|But I also had some parts that would not clean 100%, like this 40 year old Tamiya 1/20 Tyrrell six-wheeler. I had built it without painting, but later overpainted with matt black, followed by yellow flames. Interestingly, traces of the black beneath the yellow would not come off. Interestingly, Fine Scale Modeler, May 1996 page 52, in an article about restoring model, also reports that flat black paint 'seems to be impervious to all solvents and must be sanded down'.
Contrary to the M23 above, the few glue joints did not brake down.
It is my impression that parts will try to find the areas of least excitation if left to their own device. They then clean less than in areas of high excitation.
One of the unknowns is the strength of the NaOH solution, since I buy it as drain cleaner with an unknown concentration. Therefore a next step could be to buy NaOH in dry form, and be able to decide on the concentration myself.
Another unknown is when to replace the NaOH solution. Does the stripped paint deminish the stripping strength of the solution? My chemistry knowledge is severely lacking here.
The disbonding of all glue joints, as experienced with the McLaren M23 model shown above, did not occur during most other stripping processes. I cannot explain this difference.
For acrylics my first guess was to use household ammonia. We tried it model parts painted with Tamiya and Vallejo paint, but nothing happened after 10 minutes. Next I tried cleaning alcohol (ethanol, C2H5OH) on Vallejo, but again little effect after 10 minutes. I did not have sufficient IPA (C3H7OH propanol) for a test. Back to caustic soda, but that did not work either after 10 minutes. Therefore, no success so far!
I had a roughly 25-year old tin of Humbrol that I wanted to use. I stirred it a bit, to mix in the thick drab at the bottom, then got the idea of putting it in the ultrasonic cleaner. I put it in a plastic bag and put it in for 10 minutes. There still was a bit of thick paint at the bottom, but a bit of shaking solved that. By then the paint was really well mixed, and had a really low viscosity. Amazing! More experiments are called for.
The next paint experiment was done with a batch of 25+ year old 'Polly S' acrylic paint. A fellow modeler donated some 25 bottles, and I will pass on to my modeling friend Eric, who's a longtime fan of this paint. Of the 25 bottles, 3 had dried out, the others were still alive. But they all consisted of a near-solid mass filling 2/3rd of the bottle, and a brownish liquid filling the remainder 1/3rd. I decided to first give them a 20 minute ultrasonic run to (hopefully) dislodge the near-solid mass, followed by a good shake, and lastly another 20 minute ultrasonic run. A final shake seemed to have rejuvenated the paint to a large degree. I could not check the actual consistency, since all bottles still had their factory seal, that I did not want to break.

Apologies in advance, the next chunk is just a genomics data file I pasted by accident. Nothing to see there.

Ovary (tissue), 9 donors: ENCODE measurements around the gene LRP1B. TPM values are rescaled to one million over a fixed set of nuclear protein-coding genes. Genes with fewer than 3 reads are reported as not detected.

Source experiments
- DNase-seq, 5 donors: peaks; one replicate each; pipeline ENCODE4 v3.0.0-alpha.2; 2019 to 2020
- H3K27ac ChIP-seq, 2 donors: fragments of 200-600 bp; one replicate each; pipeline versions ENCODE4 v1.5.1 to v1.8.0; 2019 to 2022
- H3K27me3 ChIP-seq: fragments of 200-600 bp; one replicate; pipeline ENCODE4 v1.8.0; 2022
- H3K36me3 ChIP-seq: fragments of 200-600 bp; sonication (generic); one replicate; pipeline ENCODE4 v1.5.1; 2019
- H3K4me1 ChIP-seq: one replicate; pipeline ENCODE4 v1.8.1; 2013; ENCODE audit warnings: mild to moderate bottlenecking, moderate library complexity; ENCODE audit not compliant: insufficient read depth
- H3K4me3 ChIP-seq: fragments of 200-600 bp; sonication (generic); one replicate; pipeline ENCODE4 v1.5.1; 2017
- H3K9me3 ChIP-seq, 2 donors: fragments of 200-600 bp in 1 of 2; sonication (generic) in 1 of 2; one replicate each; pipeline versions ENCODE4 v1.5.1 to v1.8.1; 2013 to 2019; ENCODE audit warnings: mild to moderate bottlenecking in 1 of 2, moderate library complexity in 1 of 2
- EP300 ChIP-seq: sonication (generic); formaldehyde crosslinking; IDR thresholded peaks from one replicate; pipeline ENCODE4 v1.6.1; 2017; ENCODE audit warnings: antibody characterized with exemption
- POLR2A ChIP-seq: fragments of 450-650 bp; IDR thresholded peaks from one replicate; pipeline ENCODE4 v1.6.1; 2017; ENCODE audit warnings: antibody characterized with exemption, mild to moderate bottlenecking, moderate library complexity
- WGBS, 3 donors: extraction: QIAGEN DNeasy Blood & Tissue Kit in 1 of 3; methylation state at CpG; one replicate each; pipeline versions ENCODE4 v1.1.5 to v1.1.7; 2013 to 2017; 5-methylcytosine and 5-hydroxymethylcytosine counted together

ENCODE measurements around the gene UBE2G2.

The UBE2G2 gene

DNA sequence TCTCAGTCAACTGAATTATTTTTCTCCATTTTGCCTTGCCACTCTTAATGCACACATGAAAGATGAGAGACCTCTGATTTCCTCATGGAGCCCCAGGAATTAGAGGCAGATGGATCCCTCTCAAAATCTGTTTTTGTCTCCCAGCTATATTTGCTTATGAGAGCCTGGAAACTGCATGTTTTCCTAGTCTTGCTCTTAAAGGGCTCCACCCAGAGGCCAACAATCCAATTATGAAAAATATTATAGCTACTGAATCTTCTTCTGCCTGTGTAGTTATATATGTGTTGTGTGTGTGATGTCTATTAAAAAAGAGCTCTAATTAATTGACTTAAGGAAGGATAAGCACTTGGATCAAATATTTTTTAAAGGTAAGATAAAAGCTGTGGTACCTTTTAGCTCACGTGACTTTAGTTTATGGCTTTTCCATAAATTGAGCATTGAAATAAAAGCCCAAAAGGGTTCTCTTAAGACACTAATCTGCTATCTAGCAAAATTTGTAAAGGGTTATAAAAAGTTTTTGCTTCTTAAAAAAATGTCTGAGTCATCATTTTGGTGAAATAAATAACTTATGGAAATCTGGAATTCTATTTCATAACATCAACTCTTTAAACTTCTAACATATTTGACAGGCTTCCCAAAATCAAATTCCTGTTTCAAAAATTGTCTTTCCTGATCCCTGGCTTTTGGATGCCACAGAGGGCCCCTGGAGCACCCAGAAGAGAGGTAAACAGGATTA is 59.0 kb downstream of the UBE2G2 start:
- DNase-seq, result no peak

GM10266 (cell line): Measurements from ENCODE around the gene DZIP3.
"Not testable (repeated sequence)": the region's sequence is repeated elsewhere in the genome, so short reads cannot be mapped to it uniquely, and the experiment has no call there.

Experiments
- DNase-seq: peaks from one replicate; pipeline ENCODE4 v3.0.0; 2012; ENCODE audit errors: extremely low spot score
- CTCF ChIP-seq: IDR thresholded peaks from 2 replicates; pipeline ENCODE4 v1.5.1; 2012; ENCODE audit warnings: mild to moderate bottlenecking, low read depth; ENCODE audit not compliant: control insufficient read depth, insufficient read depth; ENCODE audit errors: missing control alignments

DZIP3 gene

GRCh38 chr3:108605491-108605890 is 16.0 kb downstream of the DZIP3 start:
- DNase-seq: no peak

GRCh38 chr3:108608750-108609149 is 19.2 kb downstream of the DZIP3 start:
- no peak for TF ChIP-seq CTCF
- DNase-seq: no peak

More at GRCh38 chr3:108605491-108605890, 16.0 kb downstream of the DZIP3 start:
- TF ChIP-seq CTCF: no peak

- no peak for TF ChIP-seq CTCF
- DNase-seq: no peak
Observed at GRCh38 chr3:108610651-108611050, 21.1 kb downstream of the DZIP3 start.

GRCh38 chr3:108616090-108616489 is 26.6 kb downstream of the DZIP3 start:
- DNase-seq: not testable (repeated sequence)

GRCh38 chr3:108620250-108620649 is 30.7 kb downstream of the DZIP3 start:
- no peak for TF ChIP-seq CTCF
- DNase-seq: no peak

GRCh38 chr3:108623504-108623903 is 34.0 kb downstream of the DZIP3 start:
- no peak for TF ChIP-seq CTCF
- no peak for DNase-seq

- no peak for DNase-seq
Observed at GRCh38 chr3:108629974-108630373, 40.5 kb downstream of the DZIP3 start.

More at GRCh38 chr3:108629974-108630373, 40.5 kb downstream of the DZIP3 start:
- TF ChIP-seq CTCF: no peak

The third paint experiment was done with a batch of ~20 year old Aeromaster acrylic paint, consisting of the full range of German WW2 RLM colors. I used the same procedure as with the Polly S paint, but since these bottles do not have a seal, I could check the contents after the ultrasonic procedure. The paint appeared to be in fine condition to me.
A note to myself: I used ziplock bags to keep the bottles dry during the ultrasonic treatment, but all bags eventually developed leaks. I think the constant micro-rubbing against the basket creates tiny holes. I'm still looking for a solution. Maybe the basket can be deleted, since I think its function is to prevent hard parts rubbing against the 'bathtub'.